Mixes the two most popular genres of late 1930s - short animated slapstick films with the hardcore film noir crime ones. It ends up being a wild, cool, funny technical flawless blend of live action movie and animation and a kind-of final song for many of those classic golden age animated characters that probably never will see a new entry or be hand-drawn like this again.
One of the first films i've ever watched and it never gets boring or dull, this film has aged like fine wine. The mixture of Noir and Cartoons is ingenious, the writing is funny and witty and the animation is breathtaking, detailed and beautiful. This is a film to be studied.
Lovable characters and fascinating presentation of the 40s period through the lens of the 80s are not enough to hide cheap storytelling and frantic action that is little too over the top for its own sake. Still, it's worth to watch just for the film noir aesthetics and, of course, a fight scene between Donald Duck and Daffy Duck.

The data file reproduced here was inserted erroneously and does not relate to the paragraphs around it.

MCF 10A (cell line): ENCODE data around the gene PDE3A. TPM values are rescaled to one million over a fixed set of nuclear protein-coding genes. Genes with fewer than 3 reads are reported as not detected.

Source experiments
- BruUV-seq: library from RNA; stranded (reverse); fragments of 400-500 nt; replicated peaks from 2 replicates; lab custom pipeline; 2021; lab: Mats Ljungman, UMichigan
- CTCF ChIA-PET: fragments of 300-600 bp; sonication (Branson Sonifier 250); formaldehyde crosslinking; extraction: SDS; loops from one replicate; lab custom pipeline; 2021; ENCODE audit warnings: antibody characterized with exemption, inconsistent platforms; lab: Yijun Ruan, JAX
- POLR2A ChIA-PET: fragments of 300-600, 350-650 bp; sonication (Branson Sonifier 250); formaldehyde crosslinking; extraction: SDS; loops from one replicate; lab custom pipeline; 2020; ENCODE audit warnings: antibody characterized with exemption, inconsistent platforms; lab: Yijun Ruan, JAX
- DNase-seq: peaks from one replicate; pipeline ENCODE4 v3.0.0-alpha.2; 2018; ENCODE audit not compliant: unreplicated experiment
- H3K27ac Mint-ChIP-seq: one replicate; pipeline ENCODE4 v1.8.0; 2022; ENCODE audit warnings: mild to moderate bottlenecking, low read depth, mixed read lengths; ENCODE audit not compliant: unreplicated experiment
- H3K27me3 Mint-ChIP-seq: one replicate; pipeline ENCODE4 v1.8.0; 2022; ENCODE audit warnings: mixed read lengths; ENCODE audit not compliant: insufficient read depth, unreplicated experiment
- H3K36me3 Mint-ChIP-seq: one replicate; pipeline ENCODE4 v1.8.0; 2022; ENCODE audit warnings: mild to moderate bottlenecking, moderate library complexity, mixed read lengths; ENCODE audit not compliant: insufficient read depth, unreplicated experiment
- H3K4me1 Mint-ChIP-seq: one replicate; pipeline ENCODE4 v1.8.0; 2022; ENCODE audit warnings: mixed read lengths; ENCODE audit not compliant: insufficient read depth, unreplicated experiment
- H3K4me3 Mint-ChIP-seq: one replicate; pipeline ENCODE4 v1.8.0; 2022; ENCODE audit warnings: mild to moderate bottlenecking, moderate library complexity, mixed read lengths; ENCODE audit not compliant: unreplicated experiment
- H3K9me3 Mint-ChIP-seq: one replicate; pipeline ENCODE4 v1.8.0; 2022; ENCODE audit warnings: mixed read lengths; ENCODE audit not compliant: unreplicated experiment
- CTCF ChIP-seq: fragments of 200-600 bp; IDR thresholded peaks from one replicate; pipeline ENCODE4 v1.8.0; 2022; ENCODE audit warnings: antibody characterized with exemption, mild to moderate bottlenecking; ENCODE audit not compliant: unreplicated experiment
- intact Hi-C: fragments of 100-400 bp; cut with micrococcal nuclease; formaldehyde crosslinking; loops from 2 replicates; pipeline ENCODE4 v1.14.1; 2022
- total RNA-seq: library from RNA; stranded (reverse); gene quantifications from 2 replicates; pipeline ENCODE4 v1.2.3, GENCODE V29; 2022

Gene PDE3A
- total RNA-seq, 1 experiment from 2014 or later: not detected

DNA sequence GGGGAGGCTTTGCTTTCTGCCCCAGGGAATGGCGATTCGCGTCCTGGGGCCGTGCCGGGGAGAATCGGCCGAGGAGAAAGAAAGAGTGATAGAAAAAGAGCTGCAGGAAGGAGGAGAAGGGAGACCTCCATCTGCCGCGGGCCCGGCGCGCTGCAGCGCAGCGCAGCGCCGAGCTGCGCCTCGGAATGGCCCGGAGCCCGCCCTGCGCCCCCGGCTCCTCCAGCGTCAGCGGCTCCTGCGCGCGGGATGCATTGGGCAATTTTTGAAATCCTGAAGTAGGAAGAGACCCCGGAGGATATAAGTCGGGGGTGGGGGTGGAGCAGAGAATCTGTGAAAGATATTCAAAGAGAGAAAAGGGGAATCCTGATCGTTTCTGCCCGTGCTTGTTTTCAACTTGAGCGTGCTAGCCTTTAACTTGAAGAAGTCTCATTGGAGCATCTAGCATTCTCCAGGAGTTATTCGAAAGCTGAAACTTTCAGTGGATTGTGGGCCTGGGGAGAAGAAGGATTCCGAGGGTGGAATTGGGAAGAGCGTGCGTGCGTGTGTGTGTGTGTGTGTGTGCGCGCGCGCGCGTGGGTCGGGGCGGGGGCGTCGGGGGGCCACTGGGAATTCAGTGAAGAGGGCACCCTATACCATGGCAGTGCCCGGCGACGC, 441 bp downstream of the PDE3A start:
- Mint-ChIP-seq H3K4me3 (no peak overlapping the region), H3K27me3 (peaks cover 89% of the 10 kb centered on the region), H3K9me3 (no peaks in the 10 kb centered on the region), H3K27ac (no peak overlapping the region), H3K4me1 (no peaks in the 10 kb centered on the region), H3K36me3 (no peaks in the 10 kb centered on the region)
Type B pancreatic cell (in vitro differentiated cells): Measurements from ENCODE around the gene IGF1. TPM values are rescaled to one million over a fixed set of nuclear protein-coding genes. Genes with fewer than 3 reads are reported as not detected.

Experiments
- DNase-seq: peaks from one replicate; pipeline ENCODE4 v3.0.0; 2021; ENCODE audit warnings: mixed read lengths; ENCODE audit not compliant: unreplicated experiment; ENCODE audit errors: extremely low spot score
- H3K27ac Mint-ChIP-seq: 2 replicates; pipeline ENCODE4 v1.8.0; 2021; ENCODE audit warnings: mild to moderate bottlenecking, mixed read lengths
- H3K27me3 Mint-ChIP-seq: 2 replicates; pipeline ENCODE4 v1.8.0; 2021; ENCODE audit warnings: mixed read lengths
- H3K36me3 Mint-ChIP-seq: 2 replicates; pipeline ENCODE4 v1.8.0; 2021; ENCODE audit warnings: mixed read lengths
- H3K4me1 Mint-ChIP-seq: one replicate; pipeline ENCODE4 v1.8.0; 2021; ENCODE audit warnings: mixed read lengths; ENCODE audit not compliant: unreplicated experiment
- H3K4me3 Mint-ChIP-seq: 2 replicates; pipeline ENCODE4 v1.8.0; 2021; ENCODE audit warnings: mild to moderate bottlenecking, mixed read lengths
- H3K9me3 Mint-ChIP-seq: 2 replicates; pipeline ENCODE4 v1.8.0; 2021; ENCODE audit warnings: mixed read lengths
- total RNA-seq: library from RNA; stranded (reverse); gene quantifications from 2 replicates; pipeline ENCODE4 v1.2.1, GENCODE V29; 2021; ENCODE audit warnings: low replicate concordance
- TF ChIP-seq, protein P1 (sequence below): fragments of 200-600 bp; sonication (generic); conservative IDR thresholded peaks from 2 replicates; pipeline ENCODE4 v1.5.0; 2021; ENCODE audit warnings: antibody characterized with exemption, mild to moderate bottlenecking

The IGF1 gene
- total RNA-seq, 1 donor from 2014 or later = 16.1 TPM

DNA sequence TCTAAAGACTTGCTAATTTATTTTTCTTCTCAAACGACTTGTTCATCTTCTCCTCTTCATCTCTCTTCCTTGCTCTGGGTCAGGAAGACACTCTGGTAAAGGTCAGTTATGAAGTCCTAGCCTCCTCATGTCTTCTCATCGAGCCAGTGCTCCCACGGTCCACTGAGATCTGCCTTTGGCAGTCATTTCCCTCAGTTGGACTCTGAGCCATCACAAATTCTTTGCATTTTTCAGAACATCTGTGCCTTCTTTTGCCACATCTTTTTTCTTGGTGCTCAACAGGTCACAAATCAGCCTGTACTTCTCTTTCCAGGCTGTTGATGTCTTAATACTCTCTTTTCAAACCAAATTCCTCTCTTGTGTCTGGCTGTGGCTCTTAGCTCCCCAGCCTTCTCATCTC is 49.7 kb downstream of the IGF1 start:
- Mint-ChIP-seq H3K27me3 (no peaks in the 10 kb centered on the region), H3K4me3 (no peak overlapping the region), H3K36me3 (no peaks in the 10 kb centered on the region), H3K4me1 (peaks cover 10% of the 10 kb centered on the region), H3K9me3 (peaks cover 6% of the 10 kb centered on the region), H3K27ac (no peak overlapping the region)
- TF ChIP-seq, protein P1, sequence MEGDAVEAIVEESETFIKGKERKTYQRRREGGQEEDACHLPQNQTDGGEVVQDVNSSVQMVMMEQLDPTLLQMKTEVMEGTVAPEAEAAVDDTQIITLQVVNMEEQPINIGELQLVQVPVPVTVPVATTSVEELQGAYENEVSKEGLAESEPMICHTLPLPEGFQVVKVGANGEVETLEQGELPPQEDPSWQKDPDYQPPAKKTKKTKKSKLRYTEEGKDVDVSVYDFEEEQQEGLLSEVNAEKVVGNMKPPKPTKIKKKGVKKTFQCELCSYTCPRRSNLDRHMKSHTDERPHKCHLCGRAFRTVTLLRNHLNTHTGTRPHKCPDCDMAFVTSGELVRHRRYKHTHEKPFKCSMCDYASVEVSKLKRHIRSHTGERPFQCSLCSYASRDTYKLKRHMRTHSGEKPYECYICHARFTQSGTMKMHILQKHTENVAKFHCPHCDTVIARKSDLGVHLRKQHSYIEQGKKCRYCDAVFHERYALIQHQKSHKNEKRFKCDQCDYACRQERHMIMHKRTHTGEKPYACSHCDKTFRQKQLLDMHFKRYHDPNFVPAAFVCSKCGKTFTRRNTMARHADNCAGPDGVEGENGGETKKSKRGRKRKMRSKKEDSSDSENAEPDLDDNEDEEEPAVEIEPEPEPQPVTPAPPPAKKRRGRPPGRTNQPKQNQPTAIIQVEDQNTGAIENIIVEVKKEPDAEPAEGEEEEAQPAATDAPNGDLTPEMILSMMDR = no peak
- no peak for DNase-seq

Upon release, WFRR was the most expensive film ever made, in part due to licensing 140 major studio characters. WFRR successfully "embod[ies] the production caliber of Disney, the character design of Warner Bros.’ Looney Tunes, and the personality and sense of humor of animator Tex Avery," and Hoskins is great, but the pic is too adult for children and too childish for adults.
To be frank, the film doesn't have much going for it in terms of story. However, as a whole, it shines. Featuring a perfect, even groundbreaking blend of live action and animation, in a way that looks real, even palpable, which goes to show the great talents that worked on this film. However, it's far from being style over substance. It's very entertaining and funny, with a decent setup. Worth a couple of viewings.